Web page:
Building his runs: Jonathan Trott scored a half century as England look to build a lead

Building his runs: Jonathan Trott scored a half century as England look to build a lead

They were just 98 ahead with three wickets down and the man who could have attacked them to safety gone yet again to left-arm spin. But Ian Bell joined Trott and what followed was the most fluent, potentially decisive, batting of a Test England need only draw today to take the series.

Not to mention the most controversial. For when Trott walked a few paces outside his crease and smacked a ball that had dribbled out of Jadeja’s hand and bounced several times before trickling to a halt on the leg-side of the pitch for four he ignited another argument between these teams over the spirit of cricket.

Trott was perfectly within his rights to do what he did but, even though both Jadeja and MS Dhoni reacted with wry smiles, Ravichandran Ashwin later said that this was the spark for the tense and unpleasant scenes that were to follow.

Remember, it was Dhoni who called Bell back at Trent Bridge last year when he had been run out walking out of his crease at tea. And remember it was Trott who, in Ahmedabad, pleaded ignorance when he had clearly grassed a catch. India feel that their gesture in Trent Bridge has hardly been reciprocated since.

Trott will not care. His totally legal shot – which went down as four off a no-ball – showed the competitive desire of the man and he carried on displaying it when India were convinced, wrongly, they had him caught behind on 43.

This has again been a chastening match for the umpires and those of us who against all hope tried to cling on to a game not dominated by technology. Sorry, this series has proved the Decision Review System doubters like myself totally wrong. It has been punctuated by one awful umpiring error after another.

The latest howlers came from the man this year voted the best official on the ICC elite panel, Kumar Dharmasena. Firstly he gave out Alastair Cook, wrongly, for the second time in the Test and then said no when Trott should have been given lbw on just seven to Jadeja. How important that reprieve now looks.

Frustration: Ishant Sharma thought he had taken Jonathan Trott's wicket

Frustration: Ishant Sharma thought he had taken Jonathan Trott's wicket

Add Sunday’s other wrong decision of Rod Tucker who gave Nick Compton lbw to one he inside edged onto pad – the ball then ballooned to gully so Compton should have been given out anyway, only in a different way – and this series has seen a catalogue of errors from these umpires and the ones who officiated in the first two Tests, Aleem Dar and Tony Hill.

But Dharmasena’s decision to reprieve Trott when he attempted to cut Ishant Sharma was not among them. This was the right call but that did not stop the Indian players losing their cool completely, with their agitator in chief Virat Kohli involving himself in an incident that had nothing to do with him.

There at the end: Ian Bell supported Trott at the end

There at the end: Ian Bell supported Trott at the end

They were picking on the wrong man in Trott. He is one who thrives on such things rather than being cowed by them. He appeared to blow a little kiss at Sharma – that didn’t exactly calm India down – and went on his merry way to an unbeaten 66 by the close with England on 161 for three, a priceless lead of 165.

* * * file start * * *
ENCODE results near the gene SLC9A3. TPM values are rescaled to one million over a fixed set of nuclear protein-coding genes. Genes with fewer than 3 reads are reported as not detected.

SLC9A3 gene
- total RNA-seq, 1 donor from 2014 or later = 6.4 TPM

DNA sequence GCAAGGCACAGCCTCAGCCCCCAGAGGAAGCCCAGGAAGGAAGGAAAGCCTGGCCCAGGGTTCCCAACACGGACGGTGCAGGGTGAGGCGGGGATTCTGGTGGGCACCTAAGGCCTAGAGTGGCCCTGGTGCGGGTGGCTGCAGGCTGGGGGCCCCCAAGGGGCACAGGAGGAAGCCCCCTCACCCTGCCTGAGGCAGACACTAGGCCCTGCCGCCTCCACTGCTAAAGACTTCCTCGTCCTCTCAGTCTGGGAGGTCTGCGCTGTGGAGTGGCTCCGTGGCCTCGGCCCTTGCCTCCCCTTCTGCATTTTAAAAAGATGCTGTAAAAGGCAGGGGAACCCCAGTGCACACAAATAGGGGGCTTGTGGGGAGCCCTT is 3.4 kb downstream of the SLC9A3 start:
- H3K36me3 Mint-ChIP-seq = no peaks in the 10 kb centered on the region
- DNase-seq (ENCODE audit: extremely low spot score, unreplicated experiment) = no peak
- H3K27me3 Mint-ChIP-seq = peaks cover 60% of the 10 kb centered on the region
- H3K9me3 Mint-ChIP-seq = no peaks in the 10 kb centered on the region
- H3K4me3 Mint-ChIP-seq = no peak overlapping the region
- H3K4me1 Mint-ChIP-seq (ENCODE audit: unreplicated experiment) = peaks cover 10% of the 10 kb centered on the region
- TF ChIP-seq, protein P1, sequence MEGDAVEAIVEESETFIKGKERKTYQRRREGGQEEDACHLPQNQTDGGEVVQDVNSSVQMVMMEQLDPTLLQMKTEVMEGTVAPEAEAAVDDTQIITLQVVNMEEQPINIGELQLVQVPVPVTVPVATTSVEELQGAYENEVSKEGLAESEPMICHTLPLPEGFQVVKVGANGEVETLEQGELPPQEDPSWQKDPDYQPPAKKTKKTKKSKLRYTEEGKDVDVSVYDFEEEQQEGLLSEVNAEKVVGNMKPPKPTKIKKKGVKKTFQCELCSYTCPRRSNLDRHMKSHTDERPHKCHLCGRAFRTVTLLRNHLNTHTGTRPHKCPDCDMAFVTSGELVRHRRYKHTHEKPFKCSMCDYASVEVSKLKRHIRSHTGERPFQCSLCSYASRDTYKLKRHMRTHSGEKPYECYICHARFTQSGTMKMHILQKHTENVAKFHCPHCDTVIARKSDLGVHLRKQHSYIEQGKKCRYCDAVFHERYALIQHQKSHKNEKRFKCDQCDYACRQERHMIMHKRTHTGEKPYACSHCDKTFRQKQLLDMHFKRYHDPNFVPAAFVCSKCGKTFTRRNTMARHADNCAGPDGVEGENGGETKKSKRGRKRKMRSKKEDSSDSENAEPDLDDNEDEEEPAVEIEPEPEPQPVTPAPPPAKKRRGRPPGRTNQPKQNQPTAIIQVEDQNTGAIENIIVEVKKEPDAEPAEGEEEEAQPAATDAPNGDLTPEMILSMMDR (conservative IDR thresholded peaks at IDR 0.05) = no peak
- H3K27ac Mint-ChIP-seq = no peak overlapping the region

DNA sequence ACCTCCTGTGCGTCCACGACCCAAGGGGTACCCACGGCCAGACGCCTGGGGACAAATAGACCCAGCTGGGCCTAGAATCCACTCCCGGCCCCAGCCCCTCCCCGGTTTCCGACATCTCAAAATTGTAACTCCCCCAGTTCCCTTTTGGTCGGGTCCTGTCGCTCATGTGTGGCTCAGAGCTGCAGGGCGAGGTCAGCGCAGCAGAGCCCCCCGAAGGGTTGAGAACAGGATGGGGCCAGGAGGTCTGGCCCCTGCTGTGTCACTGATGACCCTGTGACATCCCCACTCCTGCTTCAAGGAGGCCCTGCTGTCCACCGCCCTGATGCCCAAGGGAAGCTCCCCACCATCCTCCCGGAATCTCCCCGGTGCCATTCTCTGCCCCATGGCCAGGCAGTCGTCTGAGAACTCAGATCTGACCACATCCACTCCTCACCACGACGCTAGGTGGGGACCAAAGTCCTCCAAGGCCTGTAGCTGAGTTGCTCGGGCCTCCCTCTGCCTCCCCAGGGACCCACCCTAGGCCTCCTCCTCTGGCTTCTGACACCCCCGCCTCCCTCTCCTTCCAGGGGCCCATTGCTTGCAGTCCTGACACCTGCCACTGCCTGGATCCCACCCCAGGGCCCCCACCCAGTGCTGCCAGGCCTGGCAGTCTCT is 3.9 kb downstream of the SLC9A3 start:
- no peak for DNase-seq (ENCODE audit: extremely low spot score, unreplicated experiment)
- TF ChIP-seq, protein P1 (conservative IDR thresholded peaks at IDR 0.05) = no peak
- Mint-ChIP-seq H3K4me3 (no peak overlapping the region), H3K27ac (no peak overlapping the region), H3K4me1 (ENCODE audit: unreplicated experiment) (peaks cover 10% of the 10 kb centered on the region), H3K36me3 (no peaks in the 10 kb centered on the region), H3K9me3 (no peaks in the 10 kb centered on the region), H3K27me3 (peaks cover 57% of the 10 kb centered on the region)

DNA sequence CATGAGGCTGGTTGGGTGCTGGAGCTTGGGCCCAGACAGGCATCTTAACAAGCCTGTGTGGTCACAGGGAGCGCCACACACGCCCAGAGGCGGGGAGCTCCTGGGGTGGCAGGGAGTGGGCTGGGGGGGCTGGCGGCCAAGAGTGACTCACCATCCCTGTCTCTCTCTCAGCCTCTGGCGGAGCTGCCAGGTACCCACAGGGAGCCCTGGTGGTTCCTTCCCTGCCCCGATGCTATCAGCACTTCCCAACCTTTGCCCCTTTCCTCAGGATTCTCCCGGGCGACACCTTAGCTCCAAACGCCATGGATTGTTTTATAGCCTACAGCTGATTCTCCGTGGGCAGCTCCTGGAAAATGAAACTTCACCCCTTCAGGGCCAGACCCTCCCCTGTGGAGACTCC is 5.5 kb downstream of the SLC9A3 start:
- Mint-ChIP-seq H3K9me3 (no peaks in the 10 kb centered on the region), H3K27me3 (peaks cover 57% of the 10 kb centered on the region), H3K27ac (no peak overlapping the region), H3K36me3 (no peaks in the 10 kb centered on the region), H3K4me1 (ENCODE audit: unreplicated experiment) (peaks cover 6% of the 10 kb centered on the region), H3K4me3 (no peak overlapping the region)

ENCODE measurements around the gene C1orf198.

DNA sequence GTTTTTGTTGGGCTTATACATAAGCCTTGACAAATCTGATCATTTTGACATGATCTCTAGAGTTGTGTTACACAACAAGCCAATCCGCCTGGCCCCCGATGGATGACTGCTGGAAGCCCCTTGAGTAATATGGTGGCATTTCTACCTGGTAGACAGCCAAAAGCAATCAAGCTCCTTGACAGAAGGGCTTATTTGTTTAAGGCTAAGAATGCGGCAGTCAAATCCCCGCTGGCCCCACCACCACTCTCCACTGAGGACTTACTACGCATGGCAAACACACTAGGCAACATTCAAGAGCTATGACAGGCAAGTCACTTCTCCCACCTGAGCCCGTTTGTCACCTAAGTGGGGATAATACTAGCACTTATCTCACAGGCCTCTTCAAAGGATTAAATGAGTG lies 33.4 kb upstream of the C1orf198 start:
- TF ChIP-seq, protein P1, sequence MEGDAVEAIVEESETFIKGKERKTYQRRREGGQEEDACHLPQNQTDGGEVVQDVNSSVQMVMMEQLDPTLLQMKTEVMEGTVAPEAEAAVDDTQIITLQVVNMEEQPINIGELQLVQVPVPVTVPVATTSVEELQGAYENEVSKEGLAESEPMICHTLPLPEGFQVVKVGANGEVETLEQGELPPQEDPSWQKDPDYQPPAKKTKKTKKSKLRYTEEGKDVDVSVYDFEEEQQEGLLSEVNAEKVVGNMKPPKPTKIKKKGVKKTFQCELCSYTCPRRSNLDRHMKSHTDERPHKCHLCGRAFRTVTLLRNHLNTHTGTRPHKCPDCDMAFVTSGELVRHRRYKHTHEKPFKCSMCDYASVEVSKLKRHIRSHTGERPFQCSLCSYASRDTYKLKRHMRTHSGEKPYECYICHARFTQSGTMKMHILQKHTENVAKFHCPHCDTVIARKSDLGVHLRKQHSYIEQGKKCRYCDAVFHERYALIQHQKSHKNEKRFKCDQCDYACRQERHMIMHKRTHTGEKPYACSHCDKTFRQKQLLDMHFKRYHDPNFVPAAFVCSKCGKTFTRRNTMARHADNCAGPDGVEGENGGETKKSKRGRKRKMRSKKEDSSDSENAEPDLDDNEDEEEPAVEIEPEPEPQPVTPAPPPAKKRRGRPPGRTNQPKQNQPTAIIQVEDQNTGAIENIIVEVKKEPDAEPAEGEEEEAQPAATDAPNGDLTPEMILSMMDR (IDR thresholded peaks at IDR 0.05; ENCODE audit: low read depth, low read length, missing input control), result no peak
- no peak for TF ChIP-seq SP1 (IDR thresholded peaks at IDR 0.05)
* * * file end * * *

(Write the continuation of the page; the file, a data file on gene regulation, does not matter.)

There was one other flashpoint when Ashwin threatened to run Trott out backing up – he later said in essence that he would not have stooped to Trott’s level – but the combative Trott and his team lived to fight one last day in this absorbing and unpredictable series.

As long as England do not blow it with a cluster of quick wickets today they will surely achieve the draw they need. It would be a series triumph richly deserved. Even yesterday India, until they were stirred into a late reaction, were strangely passive, poor in the field and lacking any sort of dynamism.

Their fortunes were summed up by a quite bizarre first hour yesterday when they batted on but showed no ambition to try to win the match, scoring just 29 runs in 13 soporific overs before declaring with one wicket left four runs behind England’s 330. All they achieved was take time out of the match and made Cook’s task a little easier. It was not very Duncan Fletcher-like cricket at all.

A Test that has never progressed beyond first gear, at least until Trott and Bell took the run-rate up close to a giddy three an over, has done little to further the cause of the ultimate game in its most passionate country. Shame on the groundsman who produced this lifeless excuse of a pitch, whether by accident or design.

But the sheer importance of this Test and what is at stake has made it compelling viewing for the purists. And England just need one last, final push now for the most extraordinary of series wins.

We are unable to carry live pictures from the fourth Test in Nagpur due to a dispute between the Board of Control for Cricket in India (BCCI) and international news organisations.

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Nottingham Forest 1 Hull 2: Tigers stay on track with gritty win on the Trent

Nottingham Forest 1 Hull 2: Tigers stay on track with gritty win on the Trent


17:19 GMT, 1 December 2012



17:40 GMT, 1 December 2012

Hull maintained their npower Championship promotion push with victory over Nottingham Forest.

It was a tale of two penalties in the first half of a drab encounter on the banks of the River Trent.

Robert Koren put Hull in front after 34 minutes before Billy Sharp levelled things up with his spot-kick in the 43rd minute.